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Putnam problem with inequalities

  1. Nov 9, 2007 #1
    1. The problem statement, all variables and given/known data
    can someone help me with only if part of Problem 2?

    http://www.math.cornell.edu/~putnam/ineqs.pdf

    I can prove that quantity is less than or equal to n, but I cannot get it leq to 1?


    2. Relevant equations



    3. The attempt at a solution
     
  2. jcsd
  3. Nov 9, 2007 #2

    D H

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    Assume the first expression is true for all [itex]x_1, x_2, \cdots, x_n[/itex]. This means you can hand-pick a particular [itex]x_1, x_2, \cdots, x_n[/itex] that makes the desired relation fall out.
     
  4. Nov 9, 2007 #3
    Yes. That's how I got that it was less than n. I just picked basis vectors. But I don't know which special vectors pick to get it less than 1.
     
  5. Nov 9, 2007 #4

    D H

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    You want to leave expressions involving {ri} on both sides of the inequality.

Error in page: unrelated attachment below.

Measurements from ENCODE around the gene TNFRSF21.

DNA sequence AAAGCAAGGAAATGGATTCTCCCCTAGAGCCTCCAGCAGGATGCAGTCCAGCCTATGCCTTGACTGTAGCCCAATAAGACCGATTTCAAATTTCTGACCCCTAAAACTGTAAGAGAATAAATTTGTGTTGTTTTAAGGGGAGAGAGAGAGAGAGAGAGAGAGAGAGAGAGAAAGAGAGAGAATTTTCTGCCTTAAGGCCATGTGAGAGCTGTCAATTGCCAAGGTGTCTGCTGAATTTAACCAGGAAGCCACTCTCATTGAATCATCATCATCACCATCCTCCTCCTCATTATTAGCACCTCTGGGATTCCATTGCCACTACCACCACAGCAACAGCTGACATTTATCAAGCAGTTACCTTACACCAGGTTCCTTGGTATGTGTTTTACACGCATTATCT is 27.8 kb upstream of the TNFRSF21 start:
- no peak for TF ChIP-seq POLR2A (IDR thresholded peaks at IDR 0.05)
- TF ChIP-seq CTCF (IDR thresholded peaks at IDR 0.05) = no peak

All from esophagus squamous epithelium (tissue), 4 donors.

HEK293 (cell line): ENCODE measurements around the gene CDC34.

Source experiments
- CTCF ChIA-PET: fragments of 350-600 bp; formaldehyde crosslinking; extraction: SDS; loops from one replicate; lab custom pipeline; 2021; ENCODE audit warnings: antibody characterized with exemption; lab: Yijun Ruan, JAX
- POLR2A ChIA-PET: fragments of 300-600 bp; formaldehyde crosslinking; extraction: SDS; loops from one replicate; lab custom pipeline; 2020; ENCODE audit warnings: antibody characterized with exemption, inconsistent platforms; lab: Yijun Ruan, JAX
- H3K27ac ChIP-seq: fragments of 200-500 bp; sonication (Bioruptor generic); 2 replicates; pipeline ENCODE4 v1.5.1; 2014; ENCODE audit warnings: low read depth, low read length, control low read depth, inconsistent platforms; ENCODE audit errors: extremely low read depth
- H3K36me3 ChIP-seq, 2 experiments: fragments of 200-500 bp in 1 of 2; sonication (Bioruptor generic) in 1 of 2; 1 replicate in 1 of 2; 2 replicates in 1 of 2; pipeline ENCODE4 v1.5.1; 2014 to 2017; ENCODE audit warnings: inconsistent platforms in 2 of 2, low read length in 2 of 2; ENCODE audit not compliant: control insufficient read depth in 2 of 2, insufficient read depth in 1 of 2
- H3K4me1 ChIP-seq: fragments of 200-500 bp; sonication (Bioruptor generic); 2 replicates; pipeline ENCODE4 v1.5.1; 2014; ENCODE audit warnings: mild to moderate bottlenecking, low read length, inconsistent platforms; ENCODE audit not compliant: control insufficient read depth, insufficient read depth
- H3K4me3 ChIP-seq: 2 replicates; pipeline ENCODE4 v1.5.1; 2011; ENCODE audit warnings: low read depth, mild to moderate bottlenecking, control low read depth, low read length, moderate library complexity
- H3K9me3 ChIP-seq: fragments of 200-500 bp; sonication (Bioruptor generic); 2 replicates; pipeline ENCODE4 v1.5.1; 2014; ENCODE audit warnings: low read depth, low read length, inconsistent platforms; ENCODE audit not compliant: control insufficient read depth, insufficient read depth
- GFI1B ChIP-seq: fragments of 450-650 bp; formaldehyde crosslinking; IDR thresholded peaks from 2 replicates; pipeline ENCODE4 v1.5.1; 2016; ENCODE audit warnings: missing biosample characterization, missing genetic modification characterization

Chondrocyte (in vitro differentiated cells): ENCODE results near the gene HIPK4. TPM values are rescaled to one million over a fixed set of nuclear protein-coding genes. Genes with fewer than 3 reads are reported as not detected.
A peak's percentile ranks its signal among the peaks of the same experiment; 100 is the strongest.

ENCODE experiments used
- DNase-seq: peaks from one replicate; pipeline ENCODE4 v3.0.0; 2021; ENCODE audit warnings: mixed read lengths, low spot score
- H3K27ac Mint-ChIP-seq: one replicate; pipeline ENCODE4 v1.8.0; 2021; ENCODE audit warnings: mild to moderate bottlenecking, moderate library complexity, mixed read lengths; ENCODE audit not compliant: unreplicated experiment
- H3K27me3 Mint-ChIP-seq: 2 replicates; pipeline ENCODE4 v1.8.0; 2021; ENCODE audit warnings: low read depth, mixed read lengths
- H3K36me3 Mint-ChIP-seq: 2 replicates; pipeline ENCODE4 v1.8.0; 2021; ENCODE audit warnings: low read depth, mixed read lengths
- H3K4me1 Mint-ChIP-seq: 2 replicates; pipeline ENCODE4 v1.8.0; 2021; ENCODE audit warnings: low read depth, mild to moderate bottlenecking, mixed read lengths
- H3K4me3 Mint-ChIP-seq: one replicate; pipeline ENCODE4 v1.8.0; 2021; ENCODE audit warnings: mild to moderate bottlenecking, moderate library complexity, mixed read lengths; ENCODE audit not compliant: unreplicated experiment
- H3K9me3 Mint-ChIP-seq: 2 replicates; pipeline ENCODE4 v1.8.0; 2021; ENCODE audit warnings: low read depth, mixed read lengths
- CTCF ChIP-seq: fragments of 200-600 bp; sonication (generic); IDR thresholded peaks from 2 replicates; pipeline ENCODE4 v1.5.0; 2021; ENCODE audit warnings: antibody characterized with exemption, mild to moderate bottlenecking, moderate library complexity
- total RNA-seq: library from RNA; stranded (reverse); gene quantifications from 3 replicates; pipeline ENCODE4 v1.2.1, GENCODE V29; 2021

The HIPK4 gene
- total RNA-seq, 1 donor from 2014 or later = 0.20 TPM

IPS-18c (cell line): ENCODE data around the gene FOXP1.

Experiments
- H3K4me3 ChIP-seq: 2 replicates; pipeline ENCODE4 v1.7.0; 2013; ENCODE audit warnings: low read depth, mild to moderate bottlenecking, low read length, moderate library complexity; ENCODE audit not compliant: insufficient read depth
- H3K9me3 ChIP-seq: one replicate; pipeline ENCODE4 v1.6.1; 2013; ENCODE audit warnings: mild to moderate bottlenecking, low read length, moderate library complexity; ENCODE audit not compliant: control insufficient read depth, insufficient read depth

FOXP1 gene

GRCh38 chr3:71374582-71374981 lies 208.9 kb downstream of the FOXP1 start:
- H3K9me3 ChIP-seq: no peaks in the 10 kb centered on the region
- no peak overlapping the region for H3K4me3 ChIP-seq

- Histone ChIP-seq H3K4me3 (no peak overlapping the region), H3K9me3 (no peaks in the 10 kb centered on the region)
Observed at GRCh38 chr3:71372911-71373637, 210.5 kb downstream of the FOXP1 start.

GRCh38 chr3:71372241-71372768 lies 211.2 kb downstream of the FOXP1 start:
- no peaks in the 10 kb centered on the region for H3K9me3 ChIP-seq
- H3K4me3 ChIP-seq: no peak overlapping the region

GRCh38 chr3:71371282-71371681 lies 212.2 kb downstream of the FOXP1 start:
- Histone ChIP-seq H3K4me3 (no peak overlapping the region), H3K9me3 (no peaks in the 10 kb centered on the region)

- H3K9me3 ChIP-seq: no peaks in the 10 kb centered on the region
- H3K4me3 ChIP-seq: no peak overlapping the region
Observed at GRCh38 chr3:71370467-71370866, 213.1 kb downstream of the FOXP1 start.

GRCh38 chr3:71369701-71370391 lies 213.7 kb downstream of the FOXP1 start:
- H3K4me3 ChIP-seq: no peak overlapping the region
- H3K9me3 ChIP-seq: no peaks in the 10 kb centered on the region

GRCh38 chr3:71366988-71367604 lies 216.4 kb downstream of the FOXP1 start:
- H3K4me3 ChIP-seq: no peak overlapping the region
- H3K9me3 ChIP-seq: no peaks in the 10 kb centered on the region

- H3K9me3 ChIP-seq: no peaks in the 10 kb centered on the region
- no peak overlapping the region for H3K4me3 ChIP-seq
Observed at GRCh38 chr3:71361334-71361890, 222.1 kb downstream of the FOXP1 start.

6. Nov 9, 2007 #5
    So, should I let x equal r times a scalar factor or something? I need to use the Cauchy-Schwartz inequality, somehow, don't I?
     
  7. Nov 9, 2007 #6

    D H

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    You don't need Cauchy-Schwartz. You are on the right track. Set each xi to ri.
     
  8. Nov 9, 2007 #7
    So then we have that norm(r) => norm(r)^2 i.e. that 1 => norm(r). I cannot believe how long I spent on that :(
     
  9. Nov 9, 2007 #8

    D H

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    Almost. You get norm(r)^2 >= norm(r)^4, and thus 1 >= norm(r)^2.

    To be completely rigorous you also have to handle the special case where the division in the final step is not valid. This case is trivial, so to speak.
     
  10. Nov 9, 2007 #9
    When r is a null vector its length is certainly less than or equal to 1.
     
  11. Nov 9, 2007 #10

    D H

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    Its trivial to deal with the zero vector, but you deal with it you must as step from norm(r)^2 >= norm(4)^r to 1>= norm(r)^2 is not valid for r=0.
     
  12. Nov 9, 2007 #11
    I agree. Thanks.
     
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